I had a total hip replacement a couple of years ago. I think there are lots of different factors that may play into that answer. Immunosupressants may increase our risk of infection, and the physical and emotional stress may cause our lupus to flare. I don't have APS but I imagine that would likely be something to consider too as clotting may be an issue.
I had an pre-surgery appointment with an internal medicine specialist at the hospital before the surgery to go over my history and make sure he knew to keep an eye on my lupus bloods while I was in hospital.
My rheumatolgist's advice was to make sure I was as healthy as possible pre-surgery (eat well, get lots of rest, try to minimize stress) and make sure I didn't rush the recovery period. The surgery and recovery went fine for me, no complications to speak of. There was one med mix-up, but they sorted that out pretty quickly - my kidneys really don't react well to anti-inflammatories, and that's standard protocol post-hip replacement for most patients.
There may be other considerations I haven't thought of (just speaking from personal experience) I'm sure others will be along soon to share!
I don't think it is possible to generalise and agree with Lisa that it depends on individual circumstances: how exactly lupus is affecting you plus any other health considerations and what medicines a person is on. Usually the rheumatologist will advise or even get in touch with the surgeon and anesthetist.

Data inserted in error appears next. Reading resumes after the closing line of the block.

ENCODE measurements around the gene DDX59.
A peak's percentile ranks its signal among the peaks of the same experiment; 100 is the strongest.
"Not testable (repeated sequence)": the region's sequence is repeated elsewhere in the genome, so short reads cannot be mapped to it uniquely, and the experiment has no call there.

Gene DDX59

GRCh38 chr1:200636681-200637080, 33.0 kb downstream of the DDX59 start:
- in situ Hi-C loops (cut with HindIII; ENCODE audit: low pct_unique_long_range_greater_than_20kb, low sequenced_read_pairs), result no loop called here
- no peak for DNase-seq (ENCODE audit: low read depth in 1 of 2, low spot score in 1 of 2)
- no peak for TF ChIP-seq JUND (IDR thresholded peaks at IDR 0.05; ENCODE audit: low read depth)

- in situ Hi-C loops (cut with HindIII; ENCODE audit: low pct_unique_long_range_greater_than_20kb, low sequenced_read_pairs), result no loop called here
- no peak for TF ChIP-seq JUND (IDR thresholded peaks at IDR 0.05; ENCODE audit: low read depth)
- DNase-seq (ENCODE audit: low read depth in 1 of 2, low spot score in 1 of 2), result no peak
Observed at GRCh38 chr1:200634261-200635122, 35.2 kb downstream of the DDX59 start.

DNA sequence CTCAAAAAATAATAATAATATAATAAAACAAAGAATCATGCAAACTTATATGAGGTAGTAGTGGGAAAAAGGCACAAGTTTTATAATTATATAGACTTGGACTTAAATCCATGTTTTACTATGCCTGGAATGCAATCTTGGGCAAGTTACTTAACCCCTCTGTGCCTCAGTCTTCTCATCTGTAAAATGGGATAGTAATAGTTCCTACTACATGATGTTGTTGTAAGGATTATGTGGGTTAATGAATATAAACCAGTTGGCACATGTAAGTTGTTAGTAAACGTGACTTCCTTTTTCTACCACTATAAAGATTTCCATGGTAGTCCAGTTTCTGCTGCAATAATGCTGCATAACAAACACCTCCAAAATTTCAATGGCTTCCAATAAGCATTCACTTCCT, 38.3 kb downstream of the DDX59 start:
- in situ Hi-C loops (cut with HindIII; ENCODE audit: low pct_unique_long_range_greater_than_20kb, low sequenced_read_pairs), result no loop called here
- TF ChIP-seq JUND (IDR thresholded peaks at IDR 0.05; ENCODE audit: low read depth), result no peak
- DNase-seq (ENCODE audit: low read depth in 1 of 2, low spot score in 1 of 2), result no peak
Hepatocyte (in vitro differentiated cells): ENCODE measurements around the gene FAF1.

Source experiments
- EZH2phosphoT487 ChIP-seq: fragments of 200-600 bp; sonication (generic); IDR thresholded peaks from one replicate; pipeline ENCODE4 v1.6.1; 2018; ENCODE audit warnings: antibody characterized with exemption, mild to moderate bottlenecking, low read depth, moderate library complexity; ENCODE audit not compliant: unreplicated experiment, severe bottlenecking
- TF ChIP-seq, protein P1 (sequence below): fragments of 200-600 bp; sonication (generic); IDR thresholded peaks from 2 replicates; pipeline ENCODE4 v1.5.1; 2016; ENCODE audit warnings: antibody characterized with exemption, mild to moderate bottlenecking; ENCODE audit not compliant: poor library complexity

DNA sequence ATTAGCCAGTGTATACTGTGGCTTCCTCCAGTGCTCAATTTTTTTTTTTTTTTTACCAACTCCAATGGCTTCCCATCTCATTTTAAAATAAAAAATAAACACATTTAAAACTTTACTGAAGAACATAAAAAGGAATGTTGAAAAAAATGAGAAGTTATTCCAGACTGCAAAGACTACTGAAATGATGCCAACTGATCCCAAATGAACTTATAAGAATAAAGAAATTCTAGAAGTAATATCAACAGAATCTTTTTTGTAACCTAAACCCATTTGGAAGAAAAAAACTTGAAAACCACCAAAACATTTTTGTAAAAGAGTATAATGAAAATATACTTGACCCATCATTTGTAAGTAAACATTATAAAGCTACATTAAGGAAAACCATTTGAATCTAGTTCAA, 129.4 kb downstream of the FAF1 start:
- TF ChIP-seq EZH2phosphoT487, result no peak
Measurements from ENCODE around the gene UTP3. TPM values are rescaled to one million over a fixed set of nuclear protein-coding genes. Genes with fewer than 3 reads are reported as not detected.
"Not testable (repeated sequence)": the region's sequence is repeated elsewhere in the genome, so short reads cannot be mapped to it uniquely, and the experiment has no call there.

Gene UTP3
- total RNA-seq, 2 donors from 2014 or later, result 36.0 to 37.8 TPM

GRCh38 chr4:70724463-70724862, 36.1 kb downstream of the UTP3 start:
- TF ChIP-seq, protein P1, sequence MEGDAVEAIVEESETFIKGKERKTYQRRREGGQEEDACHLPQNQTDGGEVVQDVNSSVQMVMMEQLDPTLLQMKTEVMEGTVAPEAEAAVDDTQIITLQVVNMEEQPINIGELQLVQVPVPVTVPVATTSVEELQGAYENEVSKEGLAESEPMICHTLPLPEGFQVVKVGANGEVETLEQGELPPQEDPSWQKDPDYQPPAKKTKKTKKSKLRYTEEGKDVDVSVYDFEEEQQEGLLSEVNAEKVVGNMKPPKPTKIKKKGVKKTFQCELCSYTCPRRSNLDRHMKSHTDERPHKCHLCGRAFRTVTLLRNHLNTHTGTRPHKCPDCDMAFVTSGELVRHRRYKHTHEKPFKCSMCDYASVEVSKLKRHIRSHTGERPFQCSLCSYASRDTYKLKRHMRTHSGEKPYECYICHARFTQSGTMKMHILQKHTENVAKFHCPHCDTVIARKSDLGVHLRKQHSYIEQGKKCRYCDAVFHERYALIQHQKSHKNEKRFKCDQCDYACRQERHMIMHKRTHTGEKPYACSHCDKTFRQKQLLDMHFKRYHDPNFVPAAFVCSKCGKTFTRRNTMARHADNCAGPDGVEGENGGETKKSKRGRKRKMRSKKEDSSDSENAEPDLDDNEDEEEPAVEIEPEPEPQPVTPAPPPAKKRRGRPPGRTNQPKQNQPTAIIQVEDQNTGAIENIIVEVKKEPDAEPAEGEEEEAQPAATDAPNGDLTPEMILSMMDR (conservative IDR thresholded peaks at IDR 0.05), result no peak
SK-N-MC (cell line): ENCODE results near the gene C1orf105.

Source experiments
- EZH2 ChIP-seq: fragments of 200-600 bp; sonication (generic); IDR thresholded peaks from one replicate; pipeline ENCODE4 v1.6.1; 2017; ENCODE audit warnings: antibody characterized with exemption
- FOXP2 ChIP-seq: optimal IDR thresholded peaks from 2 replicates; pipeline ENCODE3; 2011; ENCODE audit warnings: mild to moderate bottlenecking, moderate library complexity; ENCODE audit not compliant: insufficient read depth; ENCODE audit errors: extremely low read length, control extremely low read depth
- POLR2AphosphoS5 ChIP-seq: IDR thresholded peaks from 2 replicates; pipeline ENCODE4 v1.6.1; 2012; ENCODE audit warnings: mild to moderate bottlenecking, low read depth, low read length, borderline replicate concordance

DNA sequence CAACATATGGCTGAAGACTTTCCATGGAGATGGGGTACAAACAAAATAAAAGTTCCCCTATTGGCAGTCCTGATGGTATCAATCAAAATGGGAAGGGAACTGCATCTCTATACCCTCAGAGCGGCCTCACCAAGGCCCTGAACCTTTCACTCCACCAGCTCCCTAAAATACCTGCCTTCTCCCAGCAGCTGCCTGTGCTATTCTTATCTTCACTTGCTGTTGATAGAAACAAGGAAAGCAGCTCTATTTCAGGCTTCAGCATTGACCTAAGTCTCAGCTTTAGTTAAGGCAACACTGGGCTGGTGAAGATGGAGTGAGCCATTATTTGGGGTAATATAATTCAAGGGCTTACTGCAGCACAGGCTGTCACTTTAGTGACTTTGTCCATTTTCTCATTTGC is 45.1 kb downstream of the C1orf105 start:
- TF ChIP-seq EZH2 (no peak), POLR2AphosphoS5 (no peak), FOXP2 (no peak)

Don't forget to mention all medicines including OTC ones and any supplements you take as some supplements can affect blood clotting and anesthesia.
In my case the only recommendation has been to stop my meds 10 days before as they can all increase bleeding risks ( antimalarials, aspirin and to a lesser extent, Imuran ); other people will have different and additional considerations.
Well, the reason I ask is because I've been considering a surgery which is questionably optional. (Breast reduction.) And I'm wondering if it would be a bad idea with lupus as a factor, or if maybe I ought to do it as soon as possible, before my condition deteriorates further, if it's going to.
I've had several surgeries and have not had any problems with healing or surgery itself. I have a opposite problem of APS, my platelets don't work like they should and so I have a problem stopping bleeding.
I have usually gotten a bolus of 10 mgs of prednisone prior at the hospital, had to stop my nsaid for a few days prior, and kept up with all the rest of my meds. I do take my meds with as little water as I can to get them down, the morning of the surgery.
I always take copies of my med list, one for the chart, one for the floor clerk, one for the pharmacy in the hospital to have for their records, one for the doctor, and an extra copy for me to have for reference. That way, I can rest assured that there will not be any questions about what meds I take and when.
I've had a few surgeries as well and have not had trouble recovering from them with lupus. It is important to discuss your condition & how it affects you, and what medications you take with the surgeon. The doctor will be better able to help you weigh the pros/cons better than anybody here.